Lose 10 lbs in 365 Days by Smashing the Patriarchy!

Happy New Year! Was 2013 as difficult for you as it was for me? There were no big catastrophes to speak of but, starting from about April on, I began to suspect that I was being haunted by a gently malevolent pleasure-zapping demon. So WELCOME 2014! Please don’t suck.

I have made a less boring resolution this year. I’m a big fan of new beginnings, but in the last 2 years my resolutions have been downright dull. In 2013, it was sleep more (not sure I wholly succeeded there *yawn*). The year before that, I resolved to declutter (I did, but clutter appears to possess a Hydra-like talent for regeneration). In 2014, I shall dance more! Dance both expresses and generates feelings of joy. And with the dark cloud of less-than-perfect health hanging over my head, I had neither the energy to express or create anything resembling joy much of the time. This year, it’s a priority – exalting the spirit isn’t something we should put off until later.


Starting 2014 off right with booty shaking

But right now, let’s talk about weight loss.

Uh-oh! Let me first acknowledge how truly annoying I find this topic. Sadly though, it can’t be ignored. After all, the most popular New Year’s resolution is to lose weight, or “eat healthier”, or “get fit.” Well, look no further — I have found a miracle weight loss solution!!! JUST KIDDING. In 1978, Susie Orbach, a British psychotherapist, wrote a still relevant book called Fat Is a Feminist Issue. Could she have imagined how amplified things would become over the next 35 years? Few issues are now more fraught: there’s the fitness and weight loss industries making a ton of profit from the success-failure cycle; there’s the barrage of health [mis]information (coffee causes weight gain, wait! no — coffee helps burn calories… um, actually coffee is planning to smother you in your sleep); and there’s the social pressure to be simultaneously thin, body confident, and to enjoy a wide variety of delicious foods.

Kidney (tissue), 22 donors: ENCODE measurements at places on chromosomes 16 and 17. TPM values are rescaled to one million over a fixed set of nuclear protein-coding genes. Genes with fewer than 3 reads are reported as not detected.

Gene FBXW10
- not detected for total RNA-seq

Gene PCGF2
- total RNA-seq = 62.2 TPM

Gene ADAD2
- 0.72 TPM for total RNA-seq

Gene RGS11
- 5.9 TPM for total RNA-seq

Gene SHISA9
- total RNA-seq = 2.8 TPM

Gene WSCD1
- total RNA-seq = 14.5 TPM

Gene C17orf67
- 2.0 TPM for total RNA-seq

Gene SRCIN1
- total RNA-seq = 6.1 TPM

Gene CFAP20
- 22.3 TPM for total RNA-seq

Patriarchy smash is a great work out!

Patriarchy smash is a great work out!

A recent essay in Elle asked whether trying to be thin is inherently anti-feminist. Good question. It’s easy to understand why body image is an important topic for feminists. Women’s bodies are surveyed to such an insane extent in our world that it amounts to nothing less than pervasive patriarchal oppression. There appears to be, at this point, no acceptable female body. An extraterrestrial visiting our planet would notice the following:

  • Very thin bodies promote anorexia. Therefore, it’s okay tell that size zero to eat a sandwich.
  • Pregnant women belong to all of us. Their weight gain, or lack thereof, must be monitored for signs that they are endangering the health of the foetus, or that after the pooper is born they will no longer look as sexy as they once did.
  • Not only is fat the worst thing to be as a woman, but the extremely fat actually require invasive surgery in order to become normal again.
  • Women with healthy BMIs should nevertheless be chastised because it’s not enough to be slim, one must also be perfectly toned and not jiggle anywhere.
  • Dark-skinned women can purchase lightening creams in order to be more acceptable as potential mates while fair women should spray orange mist on themselves to achieve same.
  • Wearing little clothes brings a lot attention to a woman but also endangers her safety. However, keeping most of the body covered has the same effect.
  • There is no body part that can’t be improved in some way through artificial means.